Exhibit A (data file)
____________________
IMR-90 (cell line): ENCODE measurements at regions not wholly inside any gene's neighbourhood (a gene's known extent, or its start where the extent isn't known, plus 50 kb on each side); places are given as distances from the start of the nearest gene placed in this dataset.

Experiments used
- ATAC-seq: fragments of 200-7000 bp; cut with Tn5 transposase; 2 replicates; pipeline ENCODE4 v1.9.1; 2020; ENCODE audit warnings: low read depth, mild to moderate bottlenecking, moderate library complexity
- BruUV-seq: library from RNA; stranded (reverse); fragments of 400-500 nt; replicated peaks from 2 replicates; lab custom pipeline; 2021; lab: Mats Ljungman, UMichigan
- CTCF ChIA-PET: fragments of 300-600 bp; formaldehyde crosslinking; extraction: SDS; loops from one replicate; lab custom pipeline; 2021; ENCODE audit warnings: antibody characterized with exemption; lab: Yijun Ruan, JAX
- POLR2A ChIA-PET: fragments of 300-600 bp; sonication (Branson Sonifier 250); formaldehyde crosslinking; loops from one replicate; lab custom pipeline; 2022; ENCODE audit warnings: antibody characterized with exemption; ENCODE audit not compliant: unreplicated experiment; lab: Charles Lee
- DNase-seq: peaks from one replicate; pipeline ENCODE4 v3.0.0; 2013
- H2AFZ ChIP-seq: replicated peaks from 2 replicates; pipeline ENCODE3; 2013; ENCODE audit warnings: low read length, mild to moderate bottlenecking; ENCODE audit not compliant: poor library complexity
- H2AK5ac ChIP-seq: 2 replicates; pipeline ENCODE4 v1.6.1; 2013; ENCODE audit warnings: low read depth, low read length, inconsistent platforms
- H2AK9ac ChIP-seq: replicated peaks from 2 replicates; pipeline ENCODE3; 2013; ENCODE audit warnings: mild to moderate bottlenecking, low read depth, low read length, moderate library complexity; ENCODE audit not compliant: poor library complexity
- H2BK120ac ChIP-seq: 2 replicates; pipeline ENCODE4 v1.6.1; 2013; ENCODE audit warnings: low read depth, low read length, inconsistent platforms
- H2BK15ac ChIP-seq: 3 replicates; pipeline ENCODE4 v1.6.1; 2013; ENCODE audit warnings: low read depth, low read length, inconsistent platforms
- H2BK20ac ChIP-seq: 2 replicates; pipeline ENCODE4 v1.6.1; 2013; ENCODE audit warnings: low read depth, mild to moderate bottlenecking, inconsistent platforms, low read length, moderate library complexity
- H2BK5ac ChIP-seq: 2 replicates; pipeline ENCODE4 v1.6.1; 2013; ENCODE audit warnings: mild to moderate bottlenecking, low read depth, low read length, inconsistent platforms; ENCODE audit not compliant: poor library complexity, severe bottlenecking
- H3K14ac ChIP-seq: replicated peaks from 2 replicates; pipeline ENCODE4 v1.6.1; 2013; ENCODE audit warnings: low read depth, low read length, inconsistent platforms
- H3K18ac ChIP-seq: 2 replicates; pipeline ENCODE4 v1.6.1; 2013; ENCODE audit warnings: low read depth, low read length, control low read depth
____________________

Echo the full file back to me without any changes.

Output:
IMR-90 (cell line): ENCODE measurements at regions not wholly inside any gene's neighbourhood (a gene's known extent, or its start where the extent isn't known, plus 50 kb on each side); places are given as distances from the start of the nearest gene placed in this dataset.

Experiments used
- ATAC-seq: fragments of 200-7000 bp; cut with Tn5 transposase; 2 replicates; pipeline ENCODE4 v1.9.1; 2020; ENCODE audit warnings: low read depth, mild to moderate bottlenecking, moderate library complexity
- BruUV-seq: library from RNA; stranded (reverse); fragments of 400-500 nt; replicated peaks from 2 replicates; lab custom pipeline; 2021; lab: Mats Ljungman, UMichigan
- CTCF ChIA-PET: fragments of 300-600 bp; formaldehyde crosslinking; extraction: SDS; loops from one replicate; lab custom pipeline; 2021; ENCODE audit warnings: antibody characterized with exemption; lab: Yijun Ruan, JAX
- POLR2A ChIA-PET: fragments of 300-600 bp; sonication (Branson Sonifier 250); formaldehyde crosslinking; loops from one replicate; lab custom pipeline; 2022; ENCODE audit warnings: antibody characterized with exemption; ENCODE audit not compliant: unreplicated experiment; lab: Charles Lee
- DNase-seq: peaks from one replicate; pipeline ENCODE4 v3.0.0; 2013
- H2AFZ ChIP-seq: replicated peaks from 2 replicates; pipeline ENCODE3; 2013; ENCODE audit warnings: low read length, mild to moderate bottlenecking; ENCODE audit not compliant: poor library complexity
- H2AK5ac ChIP-seq: 2 replicates; pipeline ENCODE4 v1.6.1; 2013; ENCODE audit warnings: low read depth, low read length, inconsistent platforms
- H2AK9ac ChIP-seq: replicated peaks from 2 replicates; pipeline ENCODE3; 2013; ENCODE audit warnings: mild to moderate bottlenecking, low read depth, low read length, moderate library complexity; ENCODE audit not compliant: poor library complexity
- H2BK120ac ChIP-seq: 2 replicates; pipeline ENCODE4 v1.6.1; 2013; ENCODE audit warnings: low read depth, low read length, inconsistent platforms
- H2BK15ac ChIP-seq: 3 replicates; pipeline ENCODE4 v1.6.1; 2013; ENCODE audit warnings: low read depth, low read length, inconsistent platforms
- H2BK20ac ChIP-seq: 2 replicates; pipeline ENCODE4 v1.6.1; 2013; ENCODE audit warnings: low read depth, mild to moderate bottlenecking, inconsistent platforms, low read length, moderate library complexity
- H2BK5ac ChIP-seq: 2 replicates; pipeline ENCODE4 v1.6.1; 2013; ENCODE audit warnings: mild to moderate bottlenecking, low read depth, low read length, inconsistent platforms; ENCODE audit not compliant: poor library complexity, severe bottlenecking
- H3K14ac ChIP-seq: replicated peaks from 2 replicates; pipeline ENCODE4 v1.6.1; 2013; ENCODE audit warnings: low read depth, low read length, inconsistent platforms
- H3K18ac ChIP-seq: 2 replicates; pipeline ENCODE4 v1.6.1; 2013; ENCODE audit warnings: low read depth, low read length, control low read depth